Blog 10: Republic 2.0
When I first heard that we would be reading a book about blogs I was not very enthusiastic. Republic 2.0, however, did surprise me. Sunstein brought up points that normally I would have never thought and he shed light on things we do everyday that can have consequences for our democracy. At times Sunstein could be pretty dense and redundant but overall I think that he did a good job of bringing up interesting stories and examples. Would I recommend this book for a casual read for one of my friends? No, probably not. However, for a class like political communication this book does a good job making students think about the role of the internet in our society.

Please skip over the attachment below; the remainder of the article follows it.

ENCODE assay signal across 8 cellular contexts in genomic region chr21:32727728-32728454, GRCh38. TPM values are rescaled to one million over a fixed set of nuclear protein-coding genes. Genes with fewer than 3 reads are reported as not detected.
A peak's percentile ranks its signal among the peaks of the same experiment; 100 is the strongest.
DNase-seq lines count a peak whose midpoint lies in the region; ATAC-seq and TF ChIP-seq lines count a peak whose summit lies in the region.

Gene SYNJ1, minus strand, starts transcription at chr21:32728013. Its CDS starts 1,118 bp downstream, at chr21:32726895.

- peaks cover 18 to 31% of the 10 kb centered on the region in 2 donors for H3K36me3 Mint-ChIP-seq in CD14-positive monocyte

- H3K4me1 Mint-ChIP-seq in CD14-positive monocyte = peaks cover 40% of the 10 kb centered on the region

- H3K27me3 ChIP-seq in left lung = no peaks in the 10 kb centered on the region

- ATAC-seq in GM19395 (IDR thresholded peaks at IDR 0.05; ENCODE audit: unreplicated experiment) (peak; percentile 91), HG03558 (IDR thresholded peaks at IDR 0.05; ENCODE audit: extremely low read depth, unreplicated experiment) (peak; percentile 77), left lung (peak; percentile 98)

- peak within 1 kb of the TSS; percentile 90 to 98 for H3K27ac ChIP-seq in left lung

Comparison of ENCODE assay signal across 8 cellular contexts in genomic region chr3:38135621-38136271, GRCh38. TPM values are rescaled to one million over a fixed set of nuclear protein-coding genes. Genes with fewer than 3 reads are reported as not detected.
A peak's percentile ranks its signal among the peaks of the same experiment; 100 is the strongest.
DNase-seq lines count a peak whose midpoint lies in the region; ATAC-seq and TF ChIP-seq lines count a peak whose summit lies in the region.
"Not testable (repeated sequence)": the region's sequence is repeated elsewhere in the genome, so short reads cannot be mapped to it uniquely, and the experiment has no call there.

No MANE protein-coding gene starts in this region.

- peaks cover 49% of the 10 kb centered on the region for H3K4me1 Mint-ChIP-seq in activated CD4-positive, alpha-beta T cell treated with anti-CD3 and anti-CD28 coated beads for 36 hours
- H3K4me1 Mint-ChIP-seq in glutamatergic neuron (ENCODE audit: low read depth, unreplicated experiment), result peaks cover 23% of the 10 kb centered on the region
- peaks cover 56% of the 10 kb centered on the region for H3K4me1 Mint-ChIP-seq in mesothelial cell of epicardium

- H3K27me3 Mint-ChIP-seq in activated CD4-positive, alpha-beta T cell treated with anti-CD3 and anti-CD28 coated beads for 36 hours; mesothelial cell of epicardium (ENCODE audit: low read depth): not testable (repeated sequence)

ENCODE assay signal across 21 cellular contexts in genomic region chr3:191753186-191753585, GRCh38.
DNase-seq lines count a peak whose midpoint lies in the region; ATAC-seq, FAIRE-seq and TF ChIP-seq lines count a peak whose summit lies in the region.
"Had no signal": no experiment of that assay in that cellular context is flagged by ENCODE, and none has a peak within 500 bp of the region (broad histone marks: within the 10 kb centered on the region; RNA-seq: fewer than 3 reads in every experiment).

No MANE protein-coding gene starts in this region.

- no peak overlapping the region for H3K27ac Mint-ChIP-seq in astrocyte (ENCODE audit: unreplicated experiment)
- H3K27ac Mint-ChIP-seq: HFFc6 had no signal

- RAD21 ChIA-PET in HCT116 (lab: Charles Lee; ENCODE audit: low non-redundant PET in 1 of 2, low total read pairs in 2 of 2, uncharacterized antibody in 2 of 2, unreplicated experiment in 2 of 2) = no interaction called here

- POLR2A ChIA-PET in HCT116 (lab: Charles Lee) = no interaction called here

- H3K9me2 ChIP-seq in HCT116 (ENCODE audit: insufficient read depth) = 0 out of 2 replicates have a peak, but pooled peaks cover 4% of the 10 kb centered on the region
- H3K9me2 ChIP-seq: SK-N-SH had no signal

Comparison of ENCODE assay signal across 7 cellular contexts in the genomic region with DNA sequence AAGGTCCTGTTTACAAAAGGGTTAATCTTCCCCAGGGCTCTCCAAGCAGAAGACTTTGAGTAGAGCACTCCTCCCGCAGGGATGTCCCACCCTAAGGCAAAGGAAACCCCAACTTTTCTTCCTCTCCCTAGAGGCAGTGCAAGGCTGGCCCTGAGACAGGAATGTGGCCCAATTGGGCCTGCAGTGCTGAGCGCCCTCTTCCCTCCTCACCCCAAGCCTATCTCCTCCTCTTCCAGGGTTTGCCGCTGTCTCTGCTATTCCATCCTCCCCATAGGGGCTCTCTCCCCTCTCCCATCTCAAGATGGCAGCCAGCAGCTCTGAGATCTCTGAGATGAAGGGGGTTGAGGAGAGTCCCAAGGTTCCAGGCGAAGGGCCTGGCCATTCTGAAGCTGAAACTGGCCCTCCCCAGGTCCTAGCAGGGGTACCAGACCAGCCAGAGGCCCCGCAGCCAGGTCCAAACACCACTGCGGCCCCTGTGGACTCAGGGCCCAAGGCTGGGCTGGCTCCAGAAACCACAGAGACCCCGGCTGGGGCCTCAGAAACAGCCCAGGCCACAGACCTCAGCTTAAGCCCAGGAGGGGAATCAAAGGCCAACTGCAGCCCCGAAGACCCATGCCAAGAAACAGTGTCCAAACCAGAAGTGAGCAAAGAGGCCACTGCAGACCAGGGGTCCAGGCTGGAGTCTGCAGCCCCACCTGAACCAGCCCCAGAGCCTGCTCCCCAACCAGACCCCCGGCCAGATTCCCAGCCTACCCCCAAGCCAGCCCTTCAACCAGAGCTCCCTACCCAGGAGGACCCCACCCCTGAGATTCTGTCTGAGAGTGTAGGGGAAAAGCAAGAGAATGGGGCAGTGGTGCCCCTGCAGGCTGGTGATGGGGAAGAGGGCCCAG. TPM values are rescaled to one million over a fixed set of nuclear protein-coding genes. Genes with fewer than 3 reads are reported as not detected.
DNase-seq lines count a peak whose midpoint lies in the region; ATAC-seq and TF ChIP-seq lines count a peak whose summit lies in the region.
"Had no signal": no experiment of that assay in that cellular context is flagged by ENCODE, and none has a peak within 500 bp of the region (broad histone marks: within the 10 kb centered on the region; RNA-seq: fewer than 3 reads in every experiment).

The part of the book that I found most interesting dealt with how media fragmentation can be a good and a bad thing. For example, Sunstein talked about how extremist groups further entrench themselves in their ideology when they cut themselves off from the outside world. This only lead to the extremist groups believing that their way was the only way and everyone else is wrong. On the other hand Sunstein described how having limited media options can be good for democracy because it gives the citizens of a country a shared experience and unites them. I found his story about the state-run channel in Israel pertaining to this aspect very interesting.
One thing I did not like about the book was how he talked about the same things over and over again. It felt to me as if the first chapter and last chapter were like distant cousins of the same point in that they were different but sort of hammered home the same things. Also at times I found the book kind of boring and hard to get through. To me it felt like I was reading a text-book rather than a published book you can pick up anywhere. Other than that I really don’t have any complaints.